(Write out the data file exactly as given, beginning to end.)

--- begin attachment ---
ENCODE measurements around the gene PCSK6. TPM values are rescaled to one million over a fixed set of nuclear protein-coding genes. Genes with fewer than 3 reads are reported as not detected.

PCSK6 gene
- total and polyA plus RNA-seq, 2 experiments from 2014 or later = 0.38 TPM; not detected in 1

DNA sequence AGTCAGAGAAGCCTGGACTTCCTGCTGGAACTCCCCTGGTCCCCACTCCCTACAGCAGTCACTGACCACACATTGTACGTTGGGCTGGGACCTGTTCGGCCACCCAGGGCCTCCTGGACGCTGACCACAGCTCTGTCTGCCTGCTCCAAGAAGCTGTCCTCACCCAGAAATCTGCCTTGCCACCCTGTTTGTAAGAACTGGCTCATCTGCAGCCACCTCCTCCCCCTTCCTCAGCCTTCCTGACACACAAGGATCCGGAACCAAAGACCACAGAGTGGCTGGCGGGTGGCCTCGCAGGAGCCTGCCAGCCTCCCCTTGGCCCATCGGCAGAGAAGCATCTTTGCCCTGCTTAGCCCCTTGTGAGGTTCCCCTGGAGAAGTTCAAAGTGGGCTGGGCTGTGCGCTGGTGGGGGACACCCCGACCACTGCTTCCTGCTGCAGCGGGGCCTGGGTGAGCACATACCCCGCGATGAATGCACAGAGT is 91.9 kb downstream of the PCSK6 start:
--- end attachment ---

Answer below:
ENCODE measurements around the gene PCSK6. TPM values are rescaled to one million over a fixed set of nuclear protein-coding genes. Genes with fewer than 3 reads are reported as not detected.

PCSK6 gene
- total and polyA plus RNA-seq, 2 experiments from 2014 or later = 0.38 TPM; not detected in 1

DNA sequence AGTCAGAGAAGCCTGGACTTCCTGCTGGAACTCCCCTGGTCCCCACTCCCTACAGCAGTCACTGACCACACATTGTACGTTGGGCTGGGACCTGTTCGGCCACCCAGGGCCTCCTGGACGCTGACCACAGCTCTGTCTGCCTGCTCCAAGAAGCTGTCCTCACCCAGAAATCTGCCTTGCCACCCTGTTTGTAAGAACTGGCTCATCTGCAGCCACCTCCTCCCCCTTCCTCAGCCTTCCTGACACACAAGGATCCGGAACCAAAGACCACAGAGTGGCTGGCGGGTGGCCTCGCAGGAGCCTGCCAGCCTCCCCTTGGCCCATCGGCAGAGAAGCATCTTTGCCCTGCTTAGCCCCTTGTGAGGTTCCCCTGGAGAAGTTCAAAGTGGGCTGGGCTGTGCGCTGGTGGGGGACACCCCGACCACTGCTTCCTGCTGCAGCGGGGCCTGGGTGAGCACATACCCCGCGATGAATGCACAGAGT is 91.9 kb downstream of the PCSK6 start: